One French Philosopher’s Obsession with Stones

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This post comes from Emily Wolahan, Associate Editor of Two Lines.

Excellent writers fill the pages of Issue 25 of Two Lines. From Kim Hyesoon, translated by Don Mee Choi, to Kobi Ovadia, translated by Yardenne Greenspan. You should pick up an issue or subscribe now to get in on all of this fantastic writing.

One of the writers and pieces that I tell people about when I get excited about this issue is Roger Caillois, the late French philosopher, poet, and lover of stones, and his lyric essays on stones from La lecture des pierres. Translated beautifully by Elizabeth Deshays, these three short, poetic pieces praising stones blew my mind. On the level of obsession of Maggie Nelson’s Bluets, the essays include lines like:

The scoriaceous volumes of native metals were molded in fearsome underground melting pots and seem still to be bristling almost to the point of explosion.

and

I speak of stones: algebra, vertigo, and order; of stones, hymns, and quincunxes; of stones, stings, and corollas, the threshold of dreams, the leaven and the image.

And aside from the beauty of the three pieces in Issue 25, there’s so much more to know about Caillois. The stones that he describes he has also collected, and many were displayed in “The Encyclopedic Palace” at the Venice Bienalle in 2013. You can view his incredible stones here and here.

Roger Caillois spent a lifetime exploring the imagination. He began his intellectual life as a Surrealist until he famously split with André Breton (but, then, who didn’t at some point split with Breton?). Their feud hinged on a disagreement over how to conceive of the unknown. Breton wanted to hold on to the magical and disregard a material explanation. Caillois, however, could see the magic in the material explanation.

Caillois went on to found College of Sociology with Georges Bataille, where he was interested in exploring the sacred within society. But for Caillois, the sacred was not an anthropological interest; it was material, philosophical and poetic.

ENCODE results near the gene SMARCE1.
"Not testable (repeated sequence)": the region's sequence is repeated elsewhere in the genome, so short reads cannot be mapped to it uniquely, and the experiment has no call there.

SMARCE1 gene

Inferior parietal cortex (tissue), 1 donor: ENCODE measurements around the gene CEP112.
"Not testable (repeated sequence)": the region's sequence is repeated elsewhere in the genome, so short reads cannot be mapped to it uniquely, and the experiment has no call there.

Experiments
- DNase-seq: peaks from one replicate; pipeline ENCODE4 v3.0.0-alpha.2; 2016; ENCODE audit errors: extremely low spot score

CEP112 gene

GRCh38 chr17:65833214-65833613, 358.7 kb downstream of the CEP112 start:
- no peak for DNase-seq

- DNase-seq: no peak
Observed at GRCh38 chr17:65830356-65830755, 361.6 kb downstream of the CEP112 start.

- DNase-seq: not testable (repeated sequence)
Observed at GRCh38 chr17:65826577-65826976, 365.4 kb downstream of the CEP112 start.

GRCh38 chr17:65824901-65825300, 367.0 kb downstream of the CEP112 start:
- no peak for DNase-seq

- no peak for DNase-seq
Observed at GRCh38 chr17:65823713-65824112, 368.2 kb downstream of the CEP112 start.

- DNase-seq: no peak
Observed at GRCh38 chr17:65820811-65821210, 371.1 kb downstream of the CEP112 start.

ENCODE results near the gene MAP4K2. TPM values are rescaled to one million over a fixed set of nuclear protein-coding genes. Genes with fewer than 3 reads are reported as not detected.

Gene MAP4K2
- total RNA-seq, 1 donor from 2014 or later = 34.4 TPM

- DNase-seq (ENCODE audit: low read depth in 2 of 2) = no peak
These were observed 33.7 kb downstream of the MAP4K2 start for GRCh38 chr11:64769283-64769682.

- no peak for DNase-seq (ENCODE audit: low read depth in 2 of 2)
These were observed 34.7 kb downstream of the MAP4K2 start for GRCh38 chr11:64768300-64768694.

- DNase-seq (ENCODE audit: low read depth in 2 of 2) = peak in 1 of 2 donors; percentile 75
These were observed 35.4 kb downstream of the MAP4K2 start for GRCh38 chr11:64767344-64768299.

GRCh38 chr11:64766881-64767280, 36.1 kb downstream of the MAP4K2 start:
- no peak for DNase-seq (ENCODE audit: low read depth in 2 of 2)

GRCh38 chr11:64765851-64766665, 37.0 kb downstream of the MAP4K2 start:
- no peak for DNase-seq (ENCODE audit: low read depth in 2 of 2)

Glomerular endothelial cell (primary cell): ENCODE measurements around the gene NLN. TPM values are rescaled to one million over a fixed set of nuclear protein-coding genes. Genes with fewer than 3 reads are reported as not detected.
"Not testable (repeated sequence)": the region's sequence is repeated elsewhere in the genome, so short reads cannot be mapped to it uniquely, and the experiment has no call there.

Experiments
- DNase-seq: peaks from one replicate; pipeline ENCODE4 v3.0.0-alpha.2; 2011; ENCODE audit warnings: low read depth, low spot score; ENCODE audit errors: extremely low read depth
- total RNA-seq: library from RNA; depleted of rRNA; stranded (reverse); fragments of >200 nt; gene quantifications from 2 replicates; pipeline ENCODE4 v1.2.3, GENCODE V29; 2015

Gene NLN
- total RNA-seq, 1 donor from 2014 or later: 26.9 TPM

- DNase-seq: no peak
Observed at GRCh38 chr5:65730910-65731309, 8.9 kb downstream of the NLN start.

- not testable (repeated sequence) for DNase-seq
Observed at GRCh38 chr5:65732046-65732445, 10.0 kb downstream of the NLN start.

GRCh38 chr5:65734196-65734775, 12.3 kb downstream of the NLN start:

Marina Warner writes in her excellent essay on Caillois from 2008 in Cabinet, “Materialist mystics, among whom I count Caillois, do not search for self-knowledge, nor for foreknowledge of their destiny, the sirens’ secret; but they emphatically investigate hidden meanings and scan the deepest horizons of time into infinity: the world turns into an inexhaustible book written in hieroglyphs.” Caillois regards the world with a relentless eye, applying meaning to whatever seems to not yet be graced with it. He explores the subjectivity of our gaze, and increases that subjectivity by framing the objects he regards.

The cross-sections of these stones are displayed as if floating in white space, alit, glowing. We can’t help apply some meaning to their swirls and blended color, or to the sharp circles and angles some hold. Warner quotes Caillois from his first book on the stones, Pierres, “‘Philosophers have not hesitated to identify the real and the rational. I am persuaded that a different bold step . . . would lead to discover the grid of basic analogies and hidden connections which constitute the logic of the imaginary.’” Caillois’s exploration of that logic infuses his prose poetry.

In “Stones: Dedication,” included in Issue 25, Caillois writes, “Like someone who, when speaking of flowers, makes no mention of botany, nor the art of gardens or that of floral arrangement—yet still will have much to say—so shall I disregard mineralogy, [. . .] and speak only of bare stones, fascination, and glory.”

Pick up an issue or subscribe now to read Deshays’s great translation of Roger Caillois. There’s no one else quite like him.

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